Excerpted fromPrecision Medicine and the Reinvention of Human DiseaseDespite having the most advanced healthcare technology on the planet, life expectancy in the United States is not particularly high. Citizens from most of the European countries and the highly industrialized Asian countries enjoy longer life expectancies than the United States. According to the World Health Organization, the United States ranks 31st among nations, trailing behind Greece, Chile, and Costa Rica, and barely edging out Cuba [42]. Similar rankings are reported by the US Central Intelligence Agency [43]. These findings lead us to infer that acc...
Source: Specified Life - February 6, 2018 Category: Information Technology Tags: cancer cancer vaccines precision medicine prevention public health Source Type: blogs

Because Of Your Medical History....
Once you get cancer or any other'nasty'medical ailment, this little phrase follows you for the rest of your life'because of your medical history...'. If you have this phrase following you around, you are lucky when you are not sent for more tests or additional follow appointments start filling your calendar.As a child I was not the one (sister) who had ear infections non-stop or the one (brother) that went running around into and over and under things resulting into many minor injuries requiring stitches, etc. I was the reasonably healthy one, except for a few colds here and there.Boom, at age 19, I was diagnosed with thyr...
Source: Caroline's Breast Cancer Blog - February 5, 2018 Category: Cancer & Oncology Tags: aggravation being a patient medical history Source Type: blogs

More'Uplifting' News on Breast Cancer Recurrences
Sometimes I wish they would stop researching breast cancer so we stop getting such'good'news. New research was meant to look at whether some hormone receptor positive breast cancer patientscould stop taking tamoxifen or aromatase inhibitors such as Femara, Aromasin, or Arimidex. However they found instead that ER/PR+ breast cancers can'smolder'(their word, not mine) for twenty years or more, before recurring.Aromatase inhibitors and tamoxifen inhibit the production of estrogen which feeds these ER/PR+ breast cancers. The longer you are on the medication, the longer you are protected from a recurrence. However, some women e...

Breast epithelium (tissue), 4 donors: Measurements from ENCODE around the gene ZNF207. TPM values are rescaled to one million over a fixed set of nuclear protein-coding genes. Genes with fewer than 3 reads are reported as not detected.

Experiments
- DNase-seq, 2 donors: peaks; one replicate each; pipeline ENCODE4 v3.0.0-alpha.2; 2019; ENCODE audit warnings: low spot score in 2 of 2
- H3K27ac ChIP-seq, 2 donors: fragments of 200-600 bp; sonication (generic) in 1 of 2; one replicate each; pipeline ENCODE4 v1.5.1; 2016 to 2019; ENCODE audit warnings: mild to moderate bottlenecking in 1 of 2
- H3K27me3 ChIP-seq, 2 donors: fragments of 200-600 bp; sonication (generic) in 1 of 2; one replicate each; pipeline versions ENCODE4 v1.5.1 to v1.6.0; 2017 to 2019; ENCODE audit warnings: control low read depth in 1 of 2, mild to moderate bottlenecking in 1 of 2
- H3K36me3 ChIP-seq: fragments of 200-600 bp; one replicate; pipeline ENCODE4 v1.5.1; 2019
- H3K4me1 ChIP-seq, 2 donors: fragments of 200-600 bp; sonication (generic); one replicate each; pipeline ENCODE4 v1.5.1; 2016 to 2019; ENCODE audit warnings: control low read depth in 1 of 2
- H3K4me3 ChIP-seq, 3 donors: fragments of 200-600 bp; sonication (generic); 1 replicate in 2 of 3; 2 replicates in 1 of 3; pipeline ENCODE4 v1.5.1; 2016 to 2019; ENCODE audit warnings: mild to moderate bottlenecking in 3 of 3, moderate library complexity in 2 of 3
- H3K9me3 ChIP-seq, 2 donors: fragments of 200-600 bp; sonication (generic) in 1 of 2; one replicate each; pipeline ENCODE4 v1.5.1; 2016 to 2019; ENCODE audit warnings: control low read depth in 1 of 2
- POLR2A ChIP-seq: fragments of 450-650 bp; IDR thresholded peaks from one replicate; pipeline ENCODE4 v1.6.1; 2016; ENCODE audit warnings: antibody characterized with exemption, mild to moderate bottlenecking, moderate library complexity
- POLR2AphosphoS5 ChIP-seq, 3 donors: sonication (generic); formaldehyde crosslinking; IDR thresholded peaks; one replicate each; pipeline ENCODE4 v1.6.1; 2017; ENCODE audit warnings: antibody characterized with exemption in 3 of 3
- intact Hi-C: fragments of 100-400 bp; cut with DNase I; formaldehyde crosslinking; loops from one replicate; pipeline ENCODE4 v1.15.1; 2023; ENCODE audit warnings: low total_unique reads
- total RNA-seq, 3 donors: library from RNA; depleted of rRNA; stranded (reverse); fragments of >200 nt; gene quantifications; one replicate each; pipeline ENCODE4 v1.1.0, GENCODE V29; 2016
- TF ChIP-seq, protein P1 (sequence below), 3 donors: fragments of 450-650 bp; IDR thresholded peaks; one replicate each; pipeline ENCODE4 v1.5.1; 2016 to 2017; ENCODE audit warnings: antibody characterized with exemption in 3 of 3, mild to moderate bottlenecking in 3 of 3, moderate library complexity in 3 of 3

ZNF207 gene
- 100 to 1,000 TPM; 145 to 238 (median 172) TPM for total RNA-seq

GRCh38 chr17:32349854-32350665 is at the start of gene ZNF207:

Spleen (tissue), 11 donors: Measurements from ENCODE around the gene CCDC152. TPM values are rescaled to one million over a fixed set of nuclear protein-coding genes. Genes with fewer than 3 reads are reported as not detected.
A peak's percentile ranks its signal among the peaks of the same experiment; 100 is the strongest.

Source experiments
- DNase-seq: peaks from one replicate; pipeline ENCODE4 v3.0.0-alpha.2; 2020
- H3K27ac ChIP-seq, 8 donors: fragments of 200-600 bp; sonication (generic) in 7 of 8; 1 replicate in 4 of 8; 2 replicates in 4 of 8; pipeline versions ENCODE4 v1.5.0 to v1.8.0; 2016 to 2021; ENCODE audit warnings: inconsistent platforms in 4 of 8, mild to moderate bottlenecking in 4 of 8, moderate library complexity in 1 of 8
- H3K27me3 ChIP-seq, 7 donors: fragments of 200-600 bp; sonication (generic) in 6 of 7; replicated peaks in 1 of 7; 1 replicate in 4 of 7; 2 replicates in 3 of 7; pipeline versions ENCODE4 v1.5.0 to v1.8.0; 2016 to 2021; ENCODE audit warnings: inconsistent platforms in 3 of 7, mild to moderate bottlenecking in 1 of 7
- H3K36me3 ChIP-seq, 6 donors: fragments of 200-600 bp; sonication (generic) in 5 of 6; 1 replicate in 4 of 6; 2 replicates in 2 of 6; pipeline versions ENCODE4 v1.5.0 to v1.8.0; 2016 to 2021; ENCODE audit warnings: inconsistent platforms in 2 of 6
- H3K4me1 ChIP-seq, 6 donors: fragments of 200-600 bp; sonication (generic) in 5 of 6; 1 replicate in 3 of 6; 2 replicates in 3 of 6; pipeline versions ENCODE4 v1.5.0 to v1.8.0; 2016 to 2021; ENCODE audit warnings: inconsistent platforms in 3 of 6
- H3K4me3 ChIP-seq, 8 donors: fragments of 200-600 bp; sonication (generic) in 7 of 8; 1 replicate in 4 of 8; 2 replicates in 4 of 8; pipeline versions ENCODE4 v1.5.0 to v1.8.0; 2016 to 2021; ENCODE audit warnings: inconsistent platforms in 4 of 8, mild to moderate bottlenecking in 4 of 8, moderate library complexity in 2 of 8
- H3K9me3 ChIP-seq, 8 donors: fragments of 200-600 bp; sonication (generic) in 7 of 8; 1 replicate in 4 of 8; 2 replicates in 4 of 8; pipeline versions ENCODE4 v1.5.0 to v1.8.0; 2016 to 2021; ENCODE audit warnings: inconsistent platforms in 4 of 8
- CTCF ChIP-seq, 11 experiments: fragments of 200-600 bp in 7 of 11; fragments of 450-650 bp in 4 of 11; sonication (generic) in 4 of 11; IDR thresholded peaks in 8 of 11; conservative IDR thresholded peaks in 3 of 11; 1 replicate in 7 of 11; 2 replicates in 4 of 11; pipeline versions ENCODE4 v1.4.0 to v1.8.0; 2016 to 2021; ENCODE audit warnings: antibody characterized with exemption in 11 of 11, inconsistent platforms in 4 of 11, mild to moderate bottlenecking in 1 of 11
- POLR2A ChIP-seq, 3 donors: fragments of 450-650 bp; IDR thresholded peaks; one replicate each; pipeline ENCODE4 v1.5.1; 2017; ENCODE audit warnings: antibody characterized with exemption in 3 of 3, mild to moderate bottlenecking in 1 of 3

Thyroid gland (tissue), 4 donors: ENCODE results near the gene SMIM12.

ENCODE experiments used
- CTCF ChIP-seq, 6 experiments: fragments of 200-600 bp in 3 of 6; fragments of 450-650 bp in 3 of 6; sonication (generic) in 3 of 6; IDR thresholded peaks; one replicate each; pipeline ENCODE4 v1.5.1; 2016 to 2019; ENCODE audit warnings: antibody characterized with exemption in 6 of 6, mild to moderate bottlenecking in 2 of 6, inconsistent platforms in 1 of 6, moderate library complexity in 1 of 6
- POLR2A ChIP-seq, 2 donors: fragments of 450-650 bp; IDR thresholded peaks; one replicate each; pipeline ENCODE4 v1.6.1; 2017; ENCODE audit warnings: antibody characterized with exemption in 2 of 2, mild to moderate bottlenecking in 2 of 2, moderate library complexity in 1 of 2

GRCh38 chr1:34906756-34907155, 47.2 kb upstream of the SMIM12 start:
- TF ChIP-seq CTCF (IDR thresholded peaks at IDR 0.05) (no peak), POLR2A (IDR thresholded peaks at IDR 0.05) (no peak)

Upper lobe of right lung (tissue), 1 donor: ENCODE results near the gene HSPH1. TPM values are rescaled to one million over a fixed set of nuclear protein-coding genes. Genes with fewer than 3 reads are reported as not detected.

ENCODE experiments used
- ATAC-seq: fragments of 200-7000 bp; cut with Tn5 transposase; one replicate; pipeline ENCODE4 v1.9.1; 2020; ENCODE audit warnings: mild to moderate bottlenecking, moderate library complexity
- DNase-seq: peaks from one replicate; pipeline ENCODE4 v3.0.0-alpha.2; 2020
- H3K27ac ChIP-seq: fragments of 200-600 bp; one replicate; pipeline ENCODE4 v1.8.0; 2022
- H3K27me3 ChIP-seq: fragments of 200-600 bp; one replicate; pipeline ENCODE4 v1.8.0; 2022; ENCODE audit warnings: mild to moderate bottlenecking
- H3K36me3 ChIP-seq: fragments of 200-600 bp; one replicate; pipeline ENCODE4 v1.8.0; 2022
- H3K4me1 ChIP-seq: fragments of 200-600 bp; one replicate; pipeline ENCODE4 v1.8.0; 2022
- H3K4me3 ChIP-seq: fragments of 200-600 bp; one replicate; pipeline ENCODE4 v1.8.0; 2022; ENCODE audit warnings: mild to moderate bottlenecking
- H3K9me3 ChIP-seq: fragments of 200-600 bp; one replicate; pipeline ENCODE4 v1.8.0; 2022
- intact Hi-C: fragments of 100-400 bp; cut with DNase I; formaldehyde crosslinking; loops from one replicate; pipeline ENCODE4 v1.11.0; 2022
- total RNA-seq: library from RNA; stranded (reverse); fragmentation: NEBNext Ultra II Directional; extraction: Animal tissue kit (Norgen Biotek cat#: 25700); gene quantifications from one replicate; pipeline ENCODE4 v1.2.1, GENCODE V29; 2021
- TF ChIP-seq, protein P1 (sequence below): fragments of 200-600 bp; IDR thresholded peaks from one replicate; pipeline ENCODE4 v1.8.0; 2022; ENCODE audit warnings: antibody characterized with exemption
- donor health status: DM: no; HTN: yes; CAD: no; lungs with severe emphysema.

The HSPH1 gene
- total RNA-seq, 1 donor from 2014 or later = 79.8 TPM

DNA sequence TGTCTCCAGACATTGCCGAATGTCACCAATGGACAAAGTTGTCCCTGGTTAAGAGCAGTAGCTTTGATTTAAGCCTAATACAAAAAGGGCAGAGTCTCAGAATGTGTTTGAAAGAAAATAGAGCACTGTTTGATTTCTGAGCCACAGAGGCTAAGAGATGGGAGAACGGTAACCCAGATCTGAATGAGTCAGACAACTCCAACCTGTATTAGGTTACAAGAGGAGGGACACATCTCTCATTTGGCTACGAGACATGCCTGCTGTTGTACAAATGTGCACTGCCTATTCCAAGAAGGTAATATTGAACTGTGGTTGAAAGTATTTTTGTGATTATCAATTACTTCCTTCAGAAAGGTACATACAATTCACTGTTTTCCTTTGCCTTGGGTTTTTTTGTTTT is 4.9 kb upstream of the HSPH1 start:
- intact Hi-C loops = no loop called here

Source: Caroline's Breast Cancer Blog - February 3, 2018 Category: Cancer & Oncology Tags: breast cancer treatment cancer research frustration Source Type: blogs

If Breast Cancer Doesn't Kill You, Heart Failure Might
File this in the category of the stuff we should have been told but weren't. Many women diagnosed with breast cancer, are given chemotherapy as part of their treatment. One of the drugs commonly used is calledDoxorubicin, also known Adriamycin or Rubex, or as us patients have been known to call it'red devil', which carries a significant cardiac risk.When you are given it in chemo the nurses put on masks and special gowns to protect them. No thought of the patients. I was told it could cause some cardiac issues but now I am learning that the danger is very real and very concerning." “Both breast cancer and cardio...
Source: Caroline's Breast Cancer Blog - February 2, 2018 Category: Cancer & Oncology Tags: breast cancer treatment cardiac chemotherapy Source Type: blogs

Growing research aims at helping cancer patients in distress access most-likely-to-help self-care options, from Mindfulness training to Web-based cognitive behavioral therapy (CBT)